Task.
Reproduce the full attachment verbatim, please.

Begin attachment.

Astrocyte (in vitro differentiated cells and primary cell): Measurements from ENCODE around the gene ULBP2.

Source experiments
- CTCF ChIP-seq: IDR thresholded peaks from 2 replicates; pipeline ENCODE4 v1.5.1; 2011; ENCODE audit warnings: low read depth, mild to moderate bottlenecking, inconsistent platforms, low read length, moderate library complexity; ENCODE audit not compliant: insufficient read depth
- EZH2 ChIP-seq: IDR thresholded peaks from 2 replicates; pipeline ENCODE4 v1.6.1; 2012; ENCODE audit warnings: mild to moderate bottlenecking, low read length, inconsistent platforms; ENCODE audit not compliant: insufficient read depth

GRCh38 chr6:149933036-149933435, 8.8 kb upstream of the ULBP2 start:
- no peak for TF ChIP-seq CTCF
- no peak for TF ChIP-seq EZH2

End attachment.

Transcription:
Astrocyte (in vitro differentiated cells and primary cell): Measurements from ENCODE around the gene ULBP2.

Source experiments
- CTCF ChIP-seq: IDR thresholded peaks from 2 replicates; pipeline ENCODE4 v1.5.1; 2011; ENCODE audit warnings: low read depth, mild to moderate bottlenecking, inconsistent platforms, low read length, moderate library complexity; ENCODE audit not compliant: insufficient read depth
- EZH2 ChIP-seq: IDR thresholded peaks from 2 replicates; pipeline ENCODE4 v1.6.1; 2012; ENCODE audit warnings: mild to moderate bottlenecking, low read length, inconsistent platforms; ENCODE audit not compliant: insufficient read depth

GRCh38 chr6:149933036-149933435, 8.8 kb upstream of the ULBP2 start:
- no peak for TF ChIP-seq CTCF
- no peak for TF ChIP-seq EZH2